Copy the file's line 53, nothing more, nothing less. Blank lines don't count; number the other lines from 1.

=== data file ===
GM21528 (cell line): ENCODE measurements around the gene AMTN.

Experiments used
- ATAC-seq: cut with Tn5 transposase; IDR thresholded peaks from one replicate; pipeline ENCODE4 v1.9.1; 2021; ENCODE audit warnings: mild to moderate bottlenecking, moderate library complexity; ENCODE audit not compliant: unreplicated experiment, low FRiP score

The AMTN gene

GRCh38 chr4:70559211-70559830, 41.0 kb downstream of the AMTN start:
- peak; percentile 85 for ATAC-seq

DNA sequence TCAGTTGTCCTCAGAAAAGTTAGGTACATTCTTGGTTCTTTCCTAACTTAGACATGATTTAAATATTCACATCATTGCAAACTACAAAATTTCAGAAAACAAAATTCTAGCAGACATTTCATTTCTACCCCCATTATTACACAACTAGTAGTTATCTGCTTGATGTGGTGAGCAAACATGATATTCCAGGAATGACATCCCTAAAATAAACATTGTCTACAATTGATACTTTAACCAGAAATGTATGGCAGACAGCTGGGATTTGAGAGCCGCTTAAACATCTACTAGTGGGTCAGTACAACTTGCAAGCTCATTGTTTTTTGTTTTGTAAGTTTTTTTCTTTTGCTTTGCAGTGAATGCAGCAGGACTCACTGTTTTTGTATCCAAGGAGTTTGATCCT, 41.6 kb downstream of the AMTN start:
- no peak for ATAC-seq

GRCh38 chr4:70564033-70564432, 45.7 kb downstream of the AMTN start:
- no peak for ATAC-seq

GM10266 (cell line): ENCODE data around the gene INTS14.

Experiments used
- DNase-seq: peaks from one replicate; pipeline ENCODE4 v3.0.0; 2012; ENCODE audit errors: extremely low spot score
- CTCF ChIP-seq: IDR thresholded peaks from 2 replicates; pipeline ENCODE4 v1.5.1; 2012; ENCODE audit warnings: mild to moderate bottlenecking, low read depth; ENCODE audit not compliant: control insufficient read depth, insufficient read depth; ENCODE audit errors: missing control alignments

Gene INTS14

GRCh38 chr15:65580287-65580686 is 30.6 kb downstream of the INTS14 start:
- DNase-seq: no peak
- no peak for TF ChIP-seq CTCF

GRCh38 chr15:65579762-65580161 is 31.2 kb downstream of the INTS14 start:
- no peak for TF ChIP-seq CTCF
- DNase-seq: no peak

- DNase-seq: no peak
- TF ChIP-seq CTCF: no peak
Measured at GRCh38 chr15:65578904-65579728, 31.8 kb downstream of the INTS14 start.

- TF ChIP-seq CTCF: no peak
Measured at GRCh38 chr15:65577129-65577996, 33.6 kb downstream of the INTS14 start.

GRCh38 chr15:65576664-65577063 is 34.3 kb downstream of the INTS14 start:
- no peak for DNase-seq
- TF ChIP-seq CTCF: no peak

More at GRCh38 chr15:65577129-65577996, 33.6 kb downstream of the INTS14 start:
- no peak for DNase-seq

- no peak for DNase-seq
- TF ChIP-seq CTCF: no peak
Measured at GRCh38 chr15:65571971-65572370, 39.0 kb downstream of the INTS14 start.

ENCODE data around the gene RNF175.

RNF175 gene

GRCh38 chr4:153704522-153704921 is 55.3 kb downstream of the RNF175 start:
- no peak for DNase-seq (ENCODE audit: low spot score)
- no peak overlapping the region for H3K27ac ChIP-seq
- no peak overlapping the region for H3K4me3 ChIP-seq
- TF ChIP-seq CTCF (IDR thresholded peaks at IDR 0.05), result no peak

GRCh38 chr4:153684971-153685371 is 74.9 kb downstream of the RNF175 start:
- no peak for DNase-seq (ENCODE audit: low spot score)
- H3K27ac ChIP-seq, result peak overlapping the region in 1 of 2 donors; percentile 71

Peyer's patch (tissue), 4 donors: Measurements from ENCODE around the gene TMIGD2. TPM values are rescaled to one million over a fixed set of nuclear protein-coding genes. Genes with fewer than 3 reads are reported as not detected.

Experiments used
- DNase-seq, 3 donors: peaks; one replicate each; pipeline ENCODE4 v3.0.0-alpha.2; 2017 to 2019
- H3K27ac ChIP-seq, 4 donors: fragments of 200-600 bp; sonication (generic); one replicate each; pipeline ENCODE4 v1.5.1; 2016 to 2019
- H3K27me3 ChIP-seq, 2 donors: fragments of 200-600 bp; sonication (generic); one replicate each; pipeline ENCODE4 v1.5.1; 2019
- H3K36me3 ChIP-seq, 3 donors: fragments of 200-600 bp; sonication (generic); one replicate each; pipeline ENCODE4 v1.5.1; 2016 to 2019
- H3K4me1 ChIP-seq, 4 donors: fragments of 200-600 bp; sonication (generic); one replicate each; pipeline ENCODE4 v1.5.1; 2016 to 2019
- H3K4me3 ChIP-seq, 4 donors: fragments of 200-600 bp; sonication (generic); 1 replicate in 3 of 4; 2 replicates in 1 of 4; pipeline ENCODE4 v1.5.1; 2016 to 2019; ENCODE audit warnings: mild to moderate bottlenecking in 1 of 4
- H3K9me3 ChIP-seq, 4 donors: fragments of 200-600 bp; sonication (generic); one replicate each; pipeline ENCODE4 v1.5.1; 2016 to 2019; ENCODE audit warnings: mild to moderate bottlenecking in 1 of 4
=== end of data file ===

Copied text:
- H3K9me3 ChIP-seq, 4 donors: fragments of 200-600 bp; sonication (generic); one replicate each; pipeline ENCODE4 v1.5.1; 2016 to 2019; ENCODE audit warnings: mild to moderate bottlenecking in 1 of 4